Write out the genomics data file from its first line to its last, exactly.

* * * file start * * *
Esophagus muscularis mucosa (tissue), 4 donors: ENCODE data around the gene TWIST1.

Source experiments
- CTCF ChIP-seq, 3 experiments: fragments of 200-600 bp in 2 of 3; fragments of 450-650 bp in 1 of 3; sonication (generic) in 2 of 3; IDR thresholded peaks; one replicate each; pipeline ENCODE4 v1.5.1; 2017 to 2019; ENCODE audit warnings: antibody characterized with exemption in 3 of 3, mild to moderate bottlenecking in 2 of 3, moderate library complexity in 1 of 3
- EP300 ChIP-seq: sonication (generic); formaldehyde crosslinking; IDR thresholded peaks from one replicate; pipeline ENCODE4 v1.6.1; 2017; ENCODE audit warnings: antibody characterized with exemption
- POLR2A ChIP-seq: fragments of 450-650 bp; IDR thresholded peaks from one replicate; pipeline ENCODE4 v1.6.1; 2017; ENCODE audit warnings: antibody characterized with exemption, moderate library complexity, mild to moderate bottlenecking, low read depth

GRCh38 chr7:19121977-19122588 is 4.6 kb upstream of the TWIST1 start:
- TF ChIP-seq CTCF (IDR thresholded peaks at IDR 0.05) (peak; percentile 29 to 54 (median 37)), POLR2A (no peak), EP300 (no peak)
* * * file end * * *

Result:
Esophagus muscularis mucosa (tissue), 4 donors: ENCODE data around the gene TWIST1.

Source experiments
- CTCF ChIP-seq, 3 experiments: fragments of 200-600 bp in 2 of 3; fragments of 450-650 bp in 1 of 3; sonication (generic) in 2 of 3; IDR thresholded peaks; one replicate each; pipeline ENCODE4 v1.5.1; 2017 to 2019; ENCODE audit warnings: antibody characterized with exemption in 3 of 3, mild to moderate bottlenecking in 2 of 3, moderate library complexity in 1 of 3
- EP300 ChIP-seq: sonication (generic); formaldehyde crosslinking; IDR thresholded peaks from one replicate; pipeline ENCODE4 v1.6.1; 2017; ENCODE audit warnings: antibody characterized with exemption
- POLR2A ChIP-seq: fragments of 450-650 bp; IDR thresholded peaks from one replicate; pipeline ENCODE4 v1.6.1; 2017; ENCODE audit warnings: antibody characterized with exemption, moderate library complexity, mild to moderate bottlenecking, low read depth

GRCh38 chr7:19121977-19122588 is 4.6 kb upstream of the TWIST1 start:
- TF ChIP-seq CTCF (IDR thresholded peaks at IDR 0.05) (peak; percentile 29 to 54 (median 37)), POLR2A (no peak), EP300 (no peak)